Breeders Name: Anthony Nichols
I grew up with lots of pets but cats were my favourites because of the special relationships and friendships that you can build with them. While I was a student I lived in Paris for a year and went to as many cat shows as I could there and during that time I particularly fell in love with the Devon Rexes I saw because of their unique look. As soon as I was settled enough to have a cat of my own I got Murrmal Pansy, a chocolate tortie point Devon, bred by Hazel Hillman. She did not do brilliantly at shows but was a devoted mother and produced some nice kittens. I also have a Singapura whose show career did not go far as she developed a tail fault. These two are still with me and are the old dames who like to help keep any kittens in line.
I liked LaPerms for a long time before I was able to have one of my own. There were none in the UK and only one breeder in Europe at the end of the 1990s. I had just started using e-mail and got in touch with LaPerm breeders in other countries. At the time the Pets Passport scheme did not include the USA, but a breeder in Holland was importing some LaPerms from the USA and agreed to import one for me come along and stay with her until she qualified for her passport. We were lucky enough to get her mated before she came over to the UK so I managed to import another five LaPerms ‘in utero’.
LaPerms have come a long way in a relatively short space of time. I am the Chair of the LaPerm Cat Club which is currently working towards GCCF affiliation. Six cats bred by me have become ‘qualifiers’ getting at least four merits in assessment classes, as well as my original import girl, Omaste.
I am lucky that my husband Christopher is as much of a cat lover as me and we often go to shows together or sit watching kittens being born together. We don’t have lots of breeding cats and only have two or three litters a year. We have done a range of matings, including starting some outcross lines to expand the gene pool. I have also exported LaPerms to Sweden, where one has become a Grand Champion, and more recently to America.
I have a particular interest in cat genetics, which I think you need to have in a breed where all colours and patterns are accepted!
What attracted you to LaPerms?
I was particularly interested in the Rex breeds with their lovely curly coats, and the genetics behind them. The first photo of a LaPerm that I saw made a very big impression on me. I loved the combination of curls and long hair, and the really eye-catching unique coats with their light, shaggy tumbling curls. Although now that I have bred some shorthaired LaPerms I have also fallen for their charms. I was also attracted to the challenge of working with a new breed and co-ordinating with other people to plan breeding programmes and get the LaPerms established.
How did you come up with your prefix?
Our cattery is named after the (Galton’s) Quincunx invented by Sir Francis Galton, the cousin of Charles Darwin and a pioneering modern scientist in many fields including genetics and heredity. Galton wrote the first study of cat heredity called “Three Generations of Lunatic Cats” (in 1896) and was a strong advocate for keeping pedigree records in animal breeding before this was common practise. My grandfather owned a quincunx and I grew up fascinated by this strange object and its quirky name, so it was one of my favourite words and the first word I thought of when I came to choose my prefix.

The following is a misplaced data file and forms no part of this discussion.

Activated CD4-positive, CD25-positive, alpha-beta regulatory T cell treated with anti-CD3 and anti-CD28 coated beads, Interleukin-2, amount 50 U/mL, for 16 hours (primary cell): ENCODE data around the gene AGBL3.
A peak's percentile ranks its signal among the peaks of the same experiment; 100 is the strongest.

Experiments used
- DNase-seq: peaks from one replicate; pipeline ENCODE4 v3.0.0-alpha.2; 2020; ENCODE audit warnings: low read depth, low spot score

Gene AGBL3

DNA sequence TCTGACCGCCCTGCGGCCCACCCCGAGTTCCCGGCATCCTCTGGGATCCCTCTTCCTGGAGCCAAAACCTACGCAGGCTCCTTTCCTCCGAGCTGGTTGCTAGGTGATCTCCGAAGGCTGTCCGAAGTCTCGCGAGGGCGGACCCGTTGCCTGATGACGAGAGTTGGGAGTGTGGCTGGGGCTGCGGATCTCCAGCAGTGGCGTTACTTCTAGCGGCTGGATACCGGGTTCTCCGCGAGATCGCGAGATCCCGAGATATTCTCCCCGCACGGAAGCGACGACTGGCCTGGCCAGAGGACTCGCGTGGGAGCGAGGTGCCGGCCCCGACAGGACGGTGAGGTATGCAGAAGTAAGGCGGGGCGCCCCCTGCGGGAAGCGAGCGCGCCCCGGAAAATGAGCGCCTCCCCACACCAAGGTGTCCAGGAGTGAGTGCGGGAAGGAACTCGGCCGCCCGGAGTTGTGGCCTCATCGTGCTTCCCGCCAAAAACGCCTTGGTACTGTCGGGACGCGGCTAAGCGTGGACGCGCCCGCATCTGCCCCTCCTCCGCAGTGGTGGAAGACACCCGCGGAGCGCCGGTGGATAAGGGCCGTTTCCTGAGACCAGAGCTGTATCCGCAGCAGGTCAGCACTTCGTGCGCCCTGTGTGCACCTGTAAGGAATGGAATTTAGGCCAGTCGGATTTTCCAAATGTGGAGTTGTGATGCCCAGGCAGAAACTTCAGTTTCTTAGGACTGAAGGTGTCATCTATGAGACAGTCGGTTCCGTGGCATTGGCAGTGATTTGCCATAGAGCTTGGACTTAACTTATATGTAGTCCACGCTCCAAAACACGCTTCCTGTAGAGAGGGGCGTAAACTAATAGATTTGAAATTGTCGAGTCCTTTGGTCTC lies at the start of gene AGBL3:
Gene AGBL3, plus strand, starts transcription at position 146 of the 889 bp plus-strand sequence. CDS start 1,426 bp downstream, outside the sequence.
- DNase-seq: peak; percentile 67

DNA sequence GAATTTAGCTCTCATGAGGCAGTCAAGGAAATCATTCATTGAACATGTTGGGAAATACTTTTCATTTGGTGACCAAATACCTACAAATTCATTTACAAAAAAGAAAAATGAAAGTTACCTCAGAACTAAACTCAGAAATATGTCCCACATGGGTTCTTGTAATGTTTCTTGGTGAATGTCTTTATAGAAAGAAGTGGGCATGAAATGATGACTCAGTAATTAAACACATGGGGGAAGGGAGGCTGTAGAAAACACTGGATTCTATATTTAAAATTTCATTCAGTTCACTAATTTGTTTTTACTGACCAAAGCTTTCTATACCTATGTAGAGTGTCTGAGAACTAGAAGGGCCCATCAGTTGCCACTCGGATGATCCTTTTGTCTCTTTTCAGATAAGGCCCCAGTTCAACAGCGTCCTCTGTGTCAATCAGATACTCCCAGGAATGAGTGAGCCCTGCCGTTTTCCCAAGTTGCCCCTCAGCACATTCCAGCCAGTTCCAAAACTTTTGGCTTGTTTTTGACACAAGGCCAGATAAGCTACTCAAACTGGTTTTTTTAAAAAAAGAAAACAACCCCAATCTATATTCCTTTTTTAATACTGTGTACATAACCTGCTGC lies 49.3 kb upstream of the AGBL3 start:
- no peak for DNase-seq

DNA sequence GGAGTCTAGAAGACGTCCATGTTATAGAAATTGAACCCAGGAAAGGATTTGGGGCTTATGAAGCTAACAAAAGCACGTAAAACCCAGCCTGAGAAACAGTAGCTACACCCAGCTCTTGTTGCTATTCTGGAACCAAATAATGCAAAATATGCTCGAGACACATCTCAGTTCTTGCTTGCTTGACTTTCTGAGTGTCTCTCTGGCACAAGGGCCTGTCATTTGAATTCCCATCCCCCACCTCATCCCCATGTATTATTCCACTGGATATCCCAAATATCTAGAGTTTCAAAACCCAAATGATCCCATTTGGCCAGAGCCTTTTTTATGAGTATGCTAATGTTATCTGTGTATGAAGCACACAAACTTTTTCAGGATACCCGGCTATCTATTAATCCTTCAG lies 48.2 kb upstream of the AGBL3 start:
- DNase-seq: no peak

How did you get into showing?
I started showing in the 1980s when I was a teenager and my sister and I used to show our non-pedigree pets at local charity shows such as the Rhodes Minnis show. We did well with our marmalade boy Zaccy and a very fluffy white longhair called Orlando whose mother was a British SH x Persian. We loved the shows and both went on to breed cats, my sister with Bengals.
Showing LaPerms in assessment classes and winning merits is a wonderful experience and I am looking forward to the new challenge of showing in intermediate classes when the LaPerms move up to provisional recognition.
What has been your greatest moment so far?
It was an exciting time taking LaPerms to UK cat shows on exhibition for the first time; so many people came to see them and ask questions about them. Then when the breed was recognised and LaPerms could enter assessment classes in shows and win merits it was thrilling to see that the breed had really arrived.
What has been your funniest moment so far?
Having small kittens running round and learning about the world provides no end of funny moments!
Do you have any breeding or showing tips?
A good tip for showing LaPerms is to resist the temptation to over-groom them as this can make them into frizzballs! As many curly haired people will testify, using plain water to spritz and scrunch will bring out the curl. A good tip for breeding is not to mollycoddle kittens, but to expose them to as many sights, sounds and experiences as they are developing to ensure that they grow up to have robust, outgoing personalities and a lust for life.